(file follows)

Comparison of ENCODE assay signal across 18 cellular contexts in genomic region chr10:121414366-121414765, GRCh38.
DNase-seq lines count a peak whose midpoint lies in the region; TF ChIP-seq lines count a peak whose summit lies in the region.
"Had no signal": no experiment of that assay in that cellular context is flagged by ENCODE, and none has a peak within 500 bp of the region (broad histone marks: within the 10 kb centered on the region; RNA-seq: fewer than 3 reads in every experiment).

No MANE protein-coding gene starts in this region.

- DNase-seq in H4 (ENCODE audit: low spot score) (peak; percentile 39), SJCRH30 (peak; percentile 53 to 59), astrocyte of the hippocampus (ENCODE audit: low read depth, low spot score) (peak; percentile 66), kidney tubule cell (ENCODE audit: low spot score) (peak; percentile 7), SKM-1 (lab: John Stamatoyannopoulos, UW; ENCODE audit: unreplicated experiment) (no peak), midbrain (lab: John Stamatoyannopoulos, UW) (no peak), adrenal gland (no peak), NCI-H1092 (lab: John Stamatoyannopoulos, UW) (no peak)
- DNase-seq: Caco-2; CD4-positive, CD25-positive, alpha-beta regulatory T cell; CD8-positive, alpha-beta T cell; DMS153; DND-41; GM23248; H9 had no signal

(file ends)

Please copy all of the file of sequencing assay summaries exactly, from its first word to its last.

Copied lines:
Comparison of ENCODE assay signal across 18 cellular contexts in genomic region chr10:121414366-121414765, GRCh38.
DNase-seq lines count a peak whose midpoint lies in the region; TF ChIP-seq lines count a peak whose summit lies in the region.
"Had no signal": no experiment of that assay in that cellular context is flagged by ENCODE, and none has a peak within 500 bp of the region (broad histone marks: within the 10 kb centered on the region; RNA-seq: fewer than 3 reads in every experiment).

No MANE protein-coding gene starts in this region.

- DNase-seq in H4 (ENCODE audit: low spot score) (peak; percentile 39), SJCRH30 (peak; percentile 53 to 59), astrocyte of the hippocampus (ENCODE audit: low read depth, low spot score) (peak; percentile 66), kidney tubule cell (ENCODE audit: low spot score) (peak; percentile 7), SKM-1 (lab: John Stamatoyannopoulos, UW; ENCODE audit: unreplicated experiment) (no peak), midbrain (lab: John Stamatoyannopoulos, UW) (no peak), adrenal gland (no peak), NCI-H1092 (lab: John Stamatoyannopoulos, UW) (no peak)
- DNase-seq: Caco-2; CD4-positive, CD25-positive, alpha-beta regulatory T cell; CD8-positive, alpha-beta T cell; DMS153; DND-41; GM23248; H9 had no signal